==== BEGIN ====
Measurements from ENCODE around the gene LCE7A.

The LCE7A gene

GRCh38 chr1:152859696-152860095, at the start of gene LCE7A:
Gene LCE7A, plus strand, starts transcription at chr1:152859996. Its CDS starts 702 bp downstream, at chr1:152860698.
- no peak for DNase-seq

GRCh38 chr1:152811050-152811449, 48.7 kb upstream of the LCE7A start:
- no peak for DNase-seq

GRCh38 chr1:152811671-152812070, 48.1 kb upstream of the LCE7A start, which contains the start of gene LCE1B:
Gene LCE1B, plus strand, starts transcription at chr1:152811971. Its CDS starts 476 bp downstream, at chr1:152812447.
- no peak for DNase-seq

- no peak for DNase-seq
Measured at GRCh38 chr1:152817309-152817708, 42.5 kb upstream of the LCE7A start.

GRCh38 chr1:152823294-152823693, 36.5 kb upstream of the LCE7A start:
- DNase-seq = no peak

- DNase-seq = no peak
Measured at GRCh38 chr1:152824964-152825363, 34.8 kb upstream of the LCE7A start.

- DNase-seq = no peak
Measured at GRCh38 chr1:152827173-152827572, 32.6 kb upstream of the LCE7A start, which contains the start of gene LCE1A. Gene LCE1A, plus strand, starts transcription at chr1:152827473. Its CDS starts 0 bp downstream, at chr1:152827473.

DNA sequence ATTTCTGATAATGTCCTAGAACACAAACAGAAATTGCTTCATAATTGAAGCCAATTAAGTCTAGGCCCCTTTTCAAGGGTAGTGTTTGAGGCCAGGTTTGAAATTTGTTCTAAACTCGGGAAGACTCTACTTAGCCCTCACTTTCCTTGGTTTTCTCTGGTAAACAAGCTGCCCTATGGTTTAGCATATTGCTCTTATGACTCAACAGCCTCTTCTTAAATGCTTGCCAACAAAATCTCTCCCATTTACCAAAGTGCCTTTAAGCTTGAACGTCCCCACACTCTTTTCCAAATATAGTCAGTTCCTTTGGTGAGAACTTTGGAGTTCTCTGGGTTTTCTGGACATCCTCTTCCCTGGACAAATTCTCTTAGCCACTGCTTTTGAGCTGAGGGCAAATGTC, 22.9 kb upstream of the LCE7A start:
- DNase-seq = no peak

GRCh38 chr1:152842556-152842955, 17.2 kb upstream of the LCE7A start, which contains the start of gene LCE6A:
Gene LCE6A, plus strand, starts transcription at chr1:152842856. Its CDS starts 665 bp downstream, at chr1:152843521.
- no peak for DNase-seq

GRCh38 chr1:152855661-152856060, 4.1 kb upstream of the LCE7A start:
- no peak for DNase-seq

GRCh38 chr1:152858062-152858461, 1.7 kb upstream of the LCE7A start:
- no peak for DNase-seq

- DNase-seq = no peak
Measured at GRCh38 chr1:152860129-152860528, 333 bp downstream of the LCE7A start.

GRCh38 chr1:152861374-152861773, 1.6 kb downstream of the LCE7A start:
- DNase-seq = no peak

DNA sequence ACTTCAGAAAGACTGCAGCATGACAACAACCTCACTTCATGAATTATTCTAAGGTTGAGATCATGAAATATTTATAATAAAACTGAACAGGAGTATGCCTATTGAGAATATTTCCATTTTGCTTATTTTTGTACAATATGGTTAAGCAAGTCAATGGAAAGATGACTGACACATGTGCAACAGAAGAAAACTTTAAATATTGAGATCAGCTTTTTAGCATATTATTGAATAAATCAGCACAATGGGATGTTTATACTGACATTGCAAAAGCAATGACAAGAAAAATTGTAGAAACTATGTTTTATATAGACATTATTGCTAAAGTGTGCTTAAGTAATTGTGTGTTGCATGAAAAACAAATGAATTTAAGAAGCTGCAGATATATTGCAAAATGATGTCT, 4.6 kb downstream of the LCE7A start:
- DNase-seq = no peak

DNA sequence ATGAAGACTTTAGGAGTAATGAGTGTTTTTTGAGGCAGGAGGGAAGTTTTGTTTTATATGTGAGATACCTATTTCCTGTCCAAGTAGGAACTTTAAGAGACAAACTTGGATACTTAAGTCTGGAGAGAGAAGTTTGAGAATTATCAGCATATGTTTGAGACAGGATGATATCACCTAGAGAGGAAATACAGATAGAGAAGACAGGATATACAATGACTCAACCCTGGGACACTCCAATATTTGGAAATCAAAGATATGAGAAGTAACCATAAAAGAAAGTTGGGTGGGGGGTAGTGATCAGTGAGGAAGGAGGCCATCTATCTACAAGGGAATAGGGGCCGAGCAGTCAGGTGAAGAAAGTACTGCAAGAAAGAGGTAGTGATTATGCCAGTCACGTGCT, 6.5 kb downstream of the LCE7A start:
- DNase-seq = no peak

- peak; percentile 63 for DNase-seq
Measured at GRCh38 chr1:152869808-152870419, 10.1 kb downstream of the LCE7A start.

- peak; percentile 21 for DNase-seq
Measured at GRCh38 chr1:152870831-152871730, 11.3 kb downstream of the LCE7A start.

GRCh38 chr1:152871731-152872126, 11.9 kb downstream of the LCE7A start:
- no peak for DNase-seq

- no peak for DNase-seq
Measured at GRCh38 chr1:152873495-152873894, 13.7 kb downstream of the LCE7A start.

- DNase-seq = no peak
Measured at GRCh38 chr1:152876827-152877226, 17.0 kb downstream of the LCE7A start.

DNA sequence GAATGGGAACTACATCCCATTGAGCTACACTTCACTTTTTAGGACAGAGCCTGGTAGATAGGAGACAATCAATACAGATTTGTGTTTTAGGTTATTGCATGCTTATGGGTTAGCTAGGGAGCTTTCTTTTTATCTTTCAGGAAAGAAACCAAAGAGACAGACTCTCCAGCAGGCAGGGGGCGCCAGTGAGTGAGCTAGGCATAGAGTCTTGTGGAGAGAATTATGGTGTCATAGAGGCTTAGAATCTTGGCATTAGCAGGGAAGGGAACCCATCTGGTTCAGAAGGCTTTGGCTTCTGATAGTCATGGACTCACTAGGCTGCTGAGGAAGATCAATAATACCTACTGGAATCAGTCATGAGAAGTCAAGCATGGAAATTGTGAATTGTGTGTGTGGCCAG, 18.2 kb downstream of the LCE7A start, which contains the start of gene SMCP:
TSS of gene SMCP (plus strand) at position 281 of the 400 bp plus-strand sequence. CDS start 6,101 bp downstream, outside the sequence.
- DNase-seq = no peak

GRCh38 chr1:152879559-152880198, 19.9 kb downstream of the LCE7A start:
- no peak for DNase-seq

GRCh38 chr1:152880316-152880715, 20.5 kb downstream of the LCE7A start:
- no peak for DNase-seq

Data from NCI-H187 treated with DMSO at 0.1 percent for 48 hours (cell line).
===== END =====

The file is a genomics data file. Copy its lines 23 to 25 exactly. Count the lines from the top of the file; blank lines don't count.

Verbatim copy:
- no peak for DNase-seq

GRCh38 chr1:152855661-152856060, 4.1 kb upstream of the LCE7A start:
- no peak for DNase-seq